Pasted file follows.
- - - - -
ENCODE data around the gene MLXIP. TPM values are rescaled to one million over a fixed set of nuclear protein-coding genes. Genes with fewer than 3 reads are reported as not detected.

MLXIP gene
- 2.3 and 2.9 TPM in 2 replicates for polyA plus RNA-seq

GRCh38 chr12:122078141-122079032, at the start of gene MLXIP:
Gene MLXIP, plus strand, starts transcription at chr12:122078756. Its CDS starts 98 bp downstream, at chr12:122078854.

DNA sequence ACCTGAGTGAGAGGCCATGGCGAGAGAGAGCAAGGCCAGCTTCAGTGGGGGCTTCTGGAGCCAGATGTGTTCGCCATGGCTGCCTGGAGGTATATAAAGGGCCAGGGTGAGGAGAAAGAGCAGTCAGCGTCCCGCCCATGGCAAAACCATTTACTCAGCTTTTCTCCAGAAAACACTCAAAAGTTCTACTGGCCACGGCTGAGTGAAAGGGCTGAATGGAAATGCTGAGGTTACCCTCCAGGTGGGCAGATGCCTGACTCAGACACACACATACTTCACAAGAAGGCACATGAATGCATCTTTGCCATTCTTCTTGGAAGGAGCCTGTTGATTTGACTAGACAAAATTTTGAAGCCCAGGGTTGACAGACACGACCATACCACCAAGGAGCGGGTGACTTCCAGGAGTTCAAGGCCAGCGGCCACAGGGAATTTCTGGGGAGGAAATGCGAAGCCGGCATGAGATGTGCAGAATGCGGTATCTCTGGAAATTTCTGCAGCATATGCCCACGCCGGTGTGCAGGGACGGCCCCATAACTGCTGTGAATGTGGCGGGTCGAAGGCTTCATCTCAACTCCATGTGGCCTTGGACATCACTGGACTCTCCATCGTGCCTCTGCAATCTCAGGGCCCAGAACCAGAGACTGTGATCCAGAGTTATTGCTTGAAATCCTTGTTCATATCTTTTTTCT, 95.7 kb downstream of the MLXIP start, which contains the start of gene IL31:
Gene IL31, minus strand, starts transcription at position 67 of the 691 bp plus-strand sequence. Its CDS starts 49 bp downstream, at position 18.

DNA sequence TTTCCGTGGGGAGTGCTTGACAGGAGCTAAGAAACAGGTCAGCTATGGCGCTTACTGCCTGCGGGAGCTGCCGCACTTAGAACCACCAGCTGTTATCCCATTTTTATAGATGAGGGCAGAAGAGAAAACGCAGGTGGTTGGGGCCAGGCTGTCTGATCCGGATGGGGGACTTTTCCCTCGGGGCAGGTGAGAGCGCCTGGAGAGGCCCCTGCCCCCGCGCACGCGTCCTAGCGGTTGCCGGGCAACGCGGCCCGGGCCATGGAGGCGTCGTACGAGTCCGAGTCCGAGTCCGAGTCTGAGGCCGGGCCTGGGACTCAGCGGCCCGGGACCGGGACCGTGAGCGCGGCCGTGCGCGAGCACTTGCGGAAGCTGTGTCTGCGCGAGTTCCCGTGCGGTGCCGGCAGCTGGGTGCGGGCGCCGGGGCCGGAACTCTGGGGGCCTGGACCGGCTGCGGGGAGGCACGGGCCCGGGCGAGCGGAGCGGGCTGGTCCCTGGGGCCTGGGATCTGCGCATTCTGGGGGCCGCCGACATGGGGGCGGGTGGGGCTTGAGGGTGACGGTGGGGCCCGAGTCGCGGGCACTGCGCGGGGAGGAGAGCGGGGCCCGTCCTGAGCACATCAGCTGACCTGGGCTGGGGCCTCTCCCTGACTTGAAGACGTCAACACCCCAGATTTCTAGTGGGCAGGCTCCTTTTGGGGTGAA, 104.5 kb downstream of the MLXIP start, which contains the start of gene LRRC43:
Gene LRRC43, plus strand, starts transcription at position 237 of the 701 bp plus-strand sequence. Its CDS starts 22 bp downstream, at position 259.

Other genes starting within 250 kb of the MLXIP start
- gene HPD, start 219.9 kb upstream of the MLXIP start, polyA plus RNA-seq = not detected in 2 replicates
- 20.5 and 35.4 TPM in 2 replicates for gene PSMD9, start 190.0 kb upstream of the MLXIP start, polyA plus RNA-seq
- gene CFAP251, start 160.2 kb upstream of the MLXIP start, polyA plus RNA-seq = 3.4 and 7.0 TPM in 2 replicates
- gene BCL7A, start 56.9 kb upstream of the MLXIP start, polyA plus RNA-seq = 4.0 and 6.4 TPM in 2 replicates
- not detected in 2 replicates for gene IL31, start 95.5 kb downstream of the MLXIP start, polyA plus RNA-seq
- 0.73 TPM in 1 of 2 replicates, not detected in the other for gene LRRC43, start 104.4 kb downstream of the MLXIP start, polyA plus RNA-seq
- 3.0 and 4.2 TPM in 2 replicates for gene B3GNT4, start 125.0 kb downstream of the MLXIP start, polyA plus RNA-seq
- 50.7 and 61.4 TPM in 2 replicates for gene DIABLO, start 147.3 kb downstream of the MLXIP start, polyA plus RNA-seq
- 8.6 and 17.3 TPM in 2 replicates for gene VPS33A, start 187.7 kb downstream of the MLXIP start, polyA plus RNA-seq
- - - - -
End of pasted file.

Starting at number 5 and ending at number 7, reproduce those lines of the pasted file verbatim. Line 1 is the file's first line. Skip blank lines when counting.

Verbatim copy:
Gene MLXIP, plus strand, starts transcription at chr12:122078756. Its CDS starts 98 bp downstream, at chr12:122078854.

DNA sequence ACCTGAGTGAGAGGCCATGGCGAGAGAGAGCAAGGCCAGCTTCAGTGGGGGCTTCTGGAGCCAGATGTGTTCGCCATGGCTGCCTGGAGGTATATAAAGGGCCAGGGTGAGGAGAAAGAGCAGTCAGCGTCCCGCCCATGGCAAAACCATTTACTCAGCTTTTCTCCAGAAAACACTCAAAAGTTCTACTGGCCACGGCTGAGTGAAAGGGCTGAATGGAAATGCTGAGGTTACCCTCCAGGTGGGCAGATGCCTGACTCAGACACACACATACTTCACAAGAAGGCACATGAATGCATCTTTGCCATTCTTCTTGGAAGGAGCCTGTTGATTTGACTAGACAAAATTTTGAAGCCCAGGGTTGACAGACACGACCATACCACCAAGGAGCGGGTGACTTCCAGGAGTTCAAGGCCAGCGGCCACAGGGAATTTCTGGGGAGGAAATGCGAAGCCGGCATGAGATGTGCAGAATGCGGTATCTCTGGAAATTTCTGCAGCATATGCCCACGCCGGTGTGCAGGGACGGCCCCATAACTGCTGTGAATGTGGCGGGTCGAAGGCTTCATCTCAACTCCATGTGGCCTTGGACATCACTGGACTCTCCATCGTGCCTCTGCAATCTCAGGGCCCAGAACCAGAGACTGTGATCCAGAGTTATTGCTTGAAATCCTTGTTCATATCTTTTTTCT, 95.7 kb downstream of the MLXIP start, which contains the start of gene IL31:
Gene IL31, minus strand, starts transcription at position 67 of the 691 bp plus-strand sequence. Its CDS starts 49 bp downstream, at position 18.